Effects of Imidazolic Agonism on Blood Pressure, Sympathetic Activity, Left Ventricular Hypertrophy and Insulin Resistance
Maria J. Sanchez,
R. A. Sanchez,
A. J. Ramirez.
Epidemiological and clinical evidence have shown a close association between hypertension, obesity, IGT or NIDDM, and dyslipidemia. The activation of sympathetic nervous system plays a role in the pathogenesis of essential hypertension and its inhibition is of a therapeutic value. Rilmenidine is an oxazoline compound with antihypertensive properties that acts mainly on the brain stem but also in the kidneys, where it selectively binds to I1 imidazoline receptors, distinguishing it from reference α2-agonists. As a consequence, anti-hypertensive treatments that reduce the sympathetic response could also have effects on the metabolic abnormalities of hypertensive patients with metabolic disorders. The aim of the present study was to evaluate the effect of rilmenidine or placebo on insulin resistance and sympathetic activity, in essential hypertensive patients untreated or non-adequately treated. Our results have shown that Rilmenidine was able to decrease sympathetic activity expressed by both a decrease in SBP variability and an increase in baroreflex sensitivity. Together with these effects a significant improvement of insulin resistance index (HOMA), which was not obtained by the adjusted conventional treatment, was also observed. In conclusion, these beneficial effects observed support the idea that Rilmenidine could be comparable to established drugs for first-line therapy in hypertension.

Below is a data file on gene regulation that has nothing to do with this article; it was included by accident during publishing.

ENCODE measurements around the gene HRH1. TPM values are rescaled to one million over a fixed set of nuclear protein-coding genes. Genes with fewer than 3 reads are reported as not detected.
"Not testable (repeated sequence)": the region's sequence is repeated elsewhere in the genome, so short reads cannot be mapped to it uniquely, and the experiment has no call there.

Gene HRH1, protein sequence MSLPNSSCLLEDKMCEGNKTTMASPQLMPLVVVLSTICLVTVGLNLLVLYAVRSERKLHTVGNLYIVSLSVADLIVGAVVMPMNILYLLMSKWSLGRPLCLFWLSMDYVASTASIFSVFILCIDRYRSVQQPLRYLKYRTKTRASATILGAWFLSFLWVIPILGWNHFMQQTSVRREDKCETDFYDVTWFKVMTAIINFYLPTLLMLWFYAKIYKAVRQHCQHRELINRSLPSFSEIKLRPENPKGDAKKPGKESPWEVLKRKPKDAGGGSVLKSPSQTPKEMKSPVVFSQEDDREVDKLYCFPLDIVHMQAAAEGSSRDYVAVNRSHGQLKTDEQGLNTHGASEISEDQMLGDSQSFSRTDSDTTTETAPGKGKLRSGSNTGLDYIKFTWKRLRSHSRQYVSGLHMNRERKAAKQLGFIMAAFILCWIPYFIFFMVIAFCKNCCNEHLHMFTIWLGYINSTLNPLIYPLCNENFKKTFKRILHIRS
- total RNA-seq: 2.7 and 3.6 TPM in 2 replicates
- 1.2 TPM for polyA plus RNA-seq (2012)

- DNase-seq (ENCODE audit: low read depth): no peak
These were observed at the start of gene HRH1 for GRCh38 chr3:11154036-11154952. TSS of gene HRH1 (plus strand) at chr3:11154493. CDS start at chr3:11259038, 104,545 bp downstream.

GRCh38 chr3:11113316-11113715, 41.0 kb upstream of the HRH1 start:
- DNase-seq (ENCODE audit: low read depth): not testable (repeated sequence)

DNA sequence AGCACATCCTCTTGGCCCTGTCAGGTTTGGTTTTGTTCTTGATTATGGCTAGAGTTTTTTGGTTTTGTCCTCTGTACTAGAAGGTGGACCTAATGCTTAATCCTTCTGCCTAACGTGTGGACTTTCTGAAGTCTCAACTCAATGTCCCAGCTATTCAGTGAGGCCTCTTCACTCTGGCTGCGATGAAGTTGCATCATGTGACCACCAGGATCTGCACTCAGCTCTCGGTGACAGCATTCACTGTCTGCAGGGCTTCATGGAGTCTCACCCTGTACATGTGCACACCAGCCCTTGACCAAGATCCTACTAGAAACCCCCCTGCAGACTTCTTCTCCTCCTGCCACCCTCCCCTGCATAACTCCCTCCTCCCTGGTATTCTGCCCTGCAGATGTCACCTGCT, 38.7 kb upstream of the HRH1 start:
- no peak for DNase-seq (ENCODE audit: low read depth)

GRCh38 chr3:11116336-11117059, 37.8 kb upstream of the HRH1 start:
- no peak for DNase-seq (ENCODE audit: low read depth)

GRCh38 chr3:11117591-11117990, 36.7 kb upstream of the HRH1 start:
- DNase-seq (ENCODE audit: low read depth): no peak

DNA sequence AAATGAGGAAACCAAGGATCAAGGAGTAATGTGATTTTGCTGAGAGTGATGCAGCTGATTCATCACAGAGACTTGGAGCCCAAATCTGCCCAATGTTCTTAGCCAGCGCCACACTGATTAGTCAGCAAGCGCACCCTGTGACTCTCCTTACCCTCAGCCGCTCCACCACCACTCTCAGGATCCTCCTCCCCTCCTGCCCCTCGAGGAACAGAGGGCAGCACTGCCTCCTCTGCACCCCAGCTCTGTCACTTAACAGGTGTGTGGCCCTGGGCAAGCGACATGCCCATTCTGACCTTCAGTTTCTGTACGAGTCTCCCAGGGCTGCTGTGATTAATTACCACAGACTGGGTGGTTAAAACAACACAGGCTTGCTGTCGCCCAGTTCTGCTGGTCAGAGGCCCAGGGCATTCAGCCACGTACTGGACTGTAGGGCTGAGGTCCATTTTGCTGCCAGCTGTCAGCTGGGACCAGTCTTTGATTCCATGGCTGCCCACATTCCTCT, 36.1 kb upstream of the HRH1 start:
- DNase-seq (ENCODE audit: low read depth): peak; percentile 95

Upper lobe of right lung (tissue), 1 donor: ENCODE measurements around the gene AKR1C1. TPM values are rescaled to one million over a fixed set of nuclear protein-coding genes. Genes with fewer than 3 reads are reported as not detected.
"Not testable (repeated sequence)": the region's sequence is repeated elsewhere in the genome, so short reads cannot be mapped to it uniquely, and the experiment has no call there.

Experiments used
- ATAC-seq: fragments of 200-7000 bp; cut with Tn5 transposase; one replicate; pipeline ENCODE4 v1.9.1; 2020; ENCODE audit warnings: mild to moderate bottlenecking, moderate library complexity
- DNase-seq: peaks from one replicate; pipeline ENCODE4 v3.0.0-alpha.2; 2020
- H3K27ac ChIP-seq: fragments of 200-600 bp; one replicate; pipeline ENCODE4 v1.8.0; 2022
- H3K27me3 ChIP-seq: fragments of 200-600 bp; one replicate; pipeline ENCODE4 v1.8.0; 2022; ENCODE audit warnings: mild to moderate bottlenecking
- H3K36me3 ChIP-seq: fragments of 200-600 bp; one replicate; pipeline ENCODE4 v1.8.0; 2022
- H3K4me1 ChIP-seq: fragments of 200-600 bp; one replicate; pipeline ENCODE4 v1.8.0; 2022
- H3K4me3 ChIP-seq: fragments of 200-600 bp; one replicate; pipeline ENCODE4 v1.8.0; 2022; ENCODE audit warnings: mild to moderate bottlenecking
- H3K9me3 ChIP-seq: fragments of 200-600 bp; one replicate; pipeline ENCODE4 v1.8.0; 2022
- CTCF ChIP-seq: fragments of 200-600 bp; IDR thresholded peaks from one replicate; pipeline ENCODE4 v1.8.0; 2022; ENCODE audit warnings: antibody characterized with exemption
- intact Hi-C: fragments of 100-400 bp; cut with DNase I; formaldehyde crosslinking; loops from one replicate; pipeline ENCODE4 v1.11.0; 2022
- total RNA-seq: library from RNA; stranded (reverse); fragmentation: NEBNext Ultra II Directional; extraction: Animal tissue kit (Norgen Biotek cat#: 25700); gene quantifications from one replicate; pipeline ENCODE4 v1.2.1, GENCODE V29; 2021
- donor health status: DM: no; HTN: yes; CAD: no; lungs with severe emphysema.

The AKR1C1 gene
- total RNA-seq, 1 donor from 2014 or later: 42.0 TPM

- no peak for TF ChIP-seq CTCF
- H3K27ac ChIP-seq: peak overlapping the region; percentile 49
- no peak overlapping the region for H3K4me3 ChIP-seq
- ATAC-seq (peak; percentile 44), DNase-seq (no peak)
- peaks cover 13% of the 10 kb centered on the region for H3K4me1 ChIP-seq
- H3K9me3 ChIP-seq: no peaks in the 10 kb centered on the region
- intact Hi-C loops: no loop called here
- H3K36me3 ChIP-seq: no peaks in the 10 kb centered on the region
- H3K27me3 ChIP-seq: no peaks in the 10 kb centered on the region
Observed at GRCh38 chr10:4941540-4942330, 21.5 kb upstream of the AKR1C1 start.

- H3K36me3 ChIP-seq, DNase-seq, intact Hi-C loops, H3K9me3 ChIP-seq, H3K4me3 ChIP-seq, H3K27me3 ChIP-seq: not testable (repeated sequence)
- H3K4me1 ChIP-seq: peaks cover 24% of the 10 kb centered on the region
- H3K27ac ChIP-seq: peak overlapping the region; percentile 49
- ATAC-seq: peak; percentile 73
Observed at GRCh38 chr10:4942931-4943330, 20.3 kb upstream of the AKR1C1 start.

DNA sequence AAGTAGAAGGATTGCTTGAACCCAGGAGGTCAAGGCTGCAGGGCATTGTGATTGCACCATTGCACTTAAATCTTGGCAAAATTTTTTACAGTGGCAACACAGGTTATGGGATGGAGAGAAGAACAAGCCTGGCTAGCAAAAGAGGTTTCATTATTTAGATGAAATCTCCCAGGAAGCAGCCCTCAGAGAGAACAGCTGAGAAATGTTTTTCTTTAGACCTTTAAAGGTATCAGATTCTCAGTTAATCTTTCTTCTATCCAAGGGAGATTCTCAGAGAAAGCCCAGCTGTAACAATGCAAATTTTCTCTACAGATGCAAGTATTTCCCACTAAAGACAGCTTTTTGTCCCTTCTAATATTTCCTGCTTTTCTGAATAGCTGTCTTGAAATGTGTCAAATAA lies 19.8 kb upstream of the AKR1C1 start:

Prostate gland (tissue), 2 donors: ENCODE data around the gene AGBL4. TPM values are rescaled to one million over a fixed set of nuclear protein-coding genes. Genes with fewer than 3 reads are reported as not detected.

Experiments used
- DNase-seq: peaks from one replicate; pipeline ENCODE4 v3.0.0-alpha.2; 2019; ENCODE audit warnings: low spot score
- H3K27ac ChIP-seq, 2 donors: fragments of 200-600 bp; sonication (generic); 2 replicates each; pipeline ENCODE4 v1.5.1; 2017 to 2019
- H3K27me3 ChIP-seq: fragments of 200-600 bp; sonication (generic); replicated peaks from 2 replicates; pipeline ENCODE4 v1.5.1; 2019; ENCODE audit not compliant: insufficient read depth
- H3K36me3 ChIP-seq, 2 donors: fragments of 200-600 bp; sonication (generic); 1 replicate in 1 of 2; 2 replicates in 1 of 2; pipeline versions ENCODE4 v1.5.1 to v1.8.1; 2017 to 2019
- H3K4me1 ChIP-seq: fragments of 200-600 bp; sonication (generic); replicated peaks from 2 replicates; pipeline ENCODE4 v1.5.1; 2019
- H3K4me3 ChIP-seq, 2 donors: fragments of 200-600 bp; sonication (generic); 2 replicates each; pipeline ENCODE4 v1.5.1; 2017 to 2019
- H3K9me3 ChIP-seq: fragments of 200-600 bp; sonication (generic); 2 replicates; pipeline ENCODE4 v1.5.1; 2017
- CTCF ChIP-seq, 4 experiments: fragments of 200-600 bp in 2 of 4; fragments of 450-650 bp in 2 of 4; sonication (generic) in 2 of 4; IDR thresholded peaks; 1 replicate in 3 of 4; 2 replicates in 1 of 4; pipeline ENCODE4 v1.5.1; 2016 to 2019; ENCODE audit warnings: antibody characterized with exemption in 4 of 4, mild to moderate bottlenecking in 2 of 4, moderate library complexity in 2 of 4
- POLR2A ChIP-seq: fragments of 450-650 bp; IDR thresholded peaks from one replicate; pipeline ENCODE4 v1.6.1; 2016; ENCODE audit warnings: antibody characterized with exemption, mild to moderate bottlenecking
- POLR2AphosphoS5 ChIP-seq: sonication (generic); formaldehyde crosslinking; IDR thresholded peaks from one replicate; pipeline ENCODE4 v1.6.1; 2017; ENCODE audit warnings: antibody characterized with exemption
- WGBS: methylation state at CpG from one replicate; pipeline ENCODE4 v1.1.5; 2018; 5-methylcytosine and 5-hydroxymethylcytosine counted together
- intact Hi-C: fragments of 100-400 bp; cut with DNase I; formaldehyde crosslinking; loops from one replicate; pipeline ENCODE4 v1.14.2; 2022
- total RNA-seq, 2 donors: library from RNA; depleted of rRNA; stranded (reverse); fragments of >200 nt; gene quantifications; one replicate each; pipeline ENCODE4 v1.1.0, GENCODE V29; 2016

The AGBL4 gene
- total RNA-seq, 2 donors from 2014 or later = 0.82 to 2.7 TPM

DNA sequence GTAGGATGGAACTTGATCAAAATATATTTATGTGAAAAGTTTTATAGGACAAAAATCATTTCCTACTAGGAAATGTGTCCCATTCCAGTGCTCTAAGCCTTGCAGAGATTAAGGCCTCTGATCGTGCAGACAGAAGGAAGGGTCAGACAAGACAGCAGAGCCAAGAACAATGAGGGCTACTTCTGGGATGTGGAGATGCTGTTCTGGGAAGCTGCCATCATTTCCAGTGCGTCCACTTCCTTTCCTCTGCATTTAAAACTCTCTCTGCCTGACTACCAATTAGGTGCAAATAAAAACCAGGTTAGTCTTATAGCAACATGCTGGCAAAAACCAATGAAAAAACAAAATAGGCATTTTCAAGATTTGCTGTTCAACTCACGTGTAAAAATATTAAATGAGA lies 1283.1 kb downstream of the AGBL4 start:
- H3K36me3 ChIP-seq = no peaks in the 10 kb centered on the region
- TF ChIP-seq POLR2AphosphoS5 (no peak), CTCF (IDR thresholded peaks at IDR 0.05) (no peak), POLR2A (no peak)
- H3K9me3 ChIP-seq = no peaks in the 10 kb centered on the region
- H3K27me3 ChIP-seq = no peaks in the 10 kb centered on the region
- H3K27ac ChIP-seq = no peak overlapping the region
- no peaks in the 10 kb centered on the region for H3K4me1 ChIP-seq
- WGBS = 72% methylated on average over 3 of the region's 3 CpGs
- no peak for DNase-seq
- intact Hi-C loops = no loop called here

Keywords: Rilmenidine, sympathetic activity, left ventricular hypertrophy, insulin resistance, Echocardiography, systolic, ventricular mass, baroreflex sensitivity, macrocirculation
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